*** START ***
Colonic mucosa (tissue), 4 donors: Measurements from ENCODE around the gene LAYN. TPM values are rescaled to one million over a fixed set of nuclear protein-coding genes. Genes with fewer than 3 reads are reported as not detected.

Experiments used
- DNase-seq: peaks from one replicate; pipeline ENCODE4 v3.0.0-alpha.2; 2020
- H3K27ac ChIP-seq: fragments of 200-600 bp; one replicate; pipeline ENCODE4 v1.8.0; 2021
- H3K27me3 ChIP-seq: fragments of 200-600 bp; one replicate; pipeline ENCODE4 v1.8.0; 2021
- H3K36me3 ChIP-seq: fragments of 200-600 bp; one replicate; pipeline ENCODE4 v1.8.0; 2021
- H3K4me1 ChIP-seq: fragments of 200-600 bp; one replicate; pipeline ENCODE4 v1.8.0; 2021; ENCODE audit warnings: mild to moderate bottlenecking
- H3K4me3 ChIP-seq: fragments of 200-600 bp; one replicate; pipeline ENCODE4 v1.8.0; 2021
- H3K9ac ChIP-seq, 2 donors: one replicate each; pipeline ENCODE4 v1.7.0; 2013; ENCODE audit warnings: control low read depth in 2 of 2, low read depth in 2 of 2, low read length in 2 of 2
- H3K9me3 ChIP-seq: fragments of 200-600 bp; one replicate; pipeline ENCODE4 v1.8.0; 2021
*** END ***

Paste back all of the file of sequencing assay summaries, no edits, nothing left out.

Colonic mucosa (tissue), 4 donors: Measurements from ENCODE around the gene LAYN. TPM values are rescaled to one million over a fixed set of nuclear protein-coding genes. Genes with fewer than 3 reads are reported as not detected.

Experiments used
- DNase-seq: peaks from one replicate; pipeline ENCODE4 v3.0.0-alpha.2; 2020
- H3K27ac ChIP-seq: fragments of 200-600 bp; one replicate; pipeline ENCODE4 v1.8.0; 2021
- H3K27me3 ChIP-seq: fragments of 200-600 bp; one replicate; pipeline ENCODE4 v1.8.0; 2021
- H3K36me3 ChIP-seq: fragments of 200-600 bp; one replicate; pipeline ENCODE4 v1.8.0; 2021
- H3K4me1 ChIP-seq: fragments of 200-600 bp; one replicate; pipeline ENCODE4 v1.8.0; 2021; ENCODE audit warnings: mild to moderate bottlenecking
- H3K4me3 ChIP-seq: fragments of 200-600 bp; one replicate; pipeline ENCODE4 v1.8.0; 2021
- H3K9ac ChIP-seq, 2 donors: one replicate each; pipeline ENCODE4 v1.7.0; 2013; ENCODE audit warnings: control low read depth in 2 of 2, low read depth in 2 of 2, low read length in 2 of 2
- H3K9me3 ChIP-seq: fragments of 200-600 bp; one replicate; pipeline ENCODE4 v1.8.0; 2021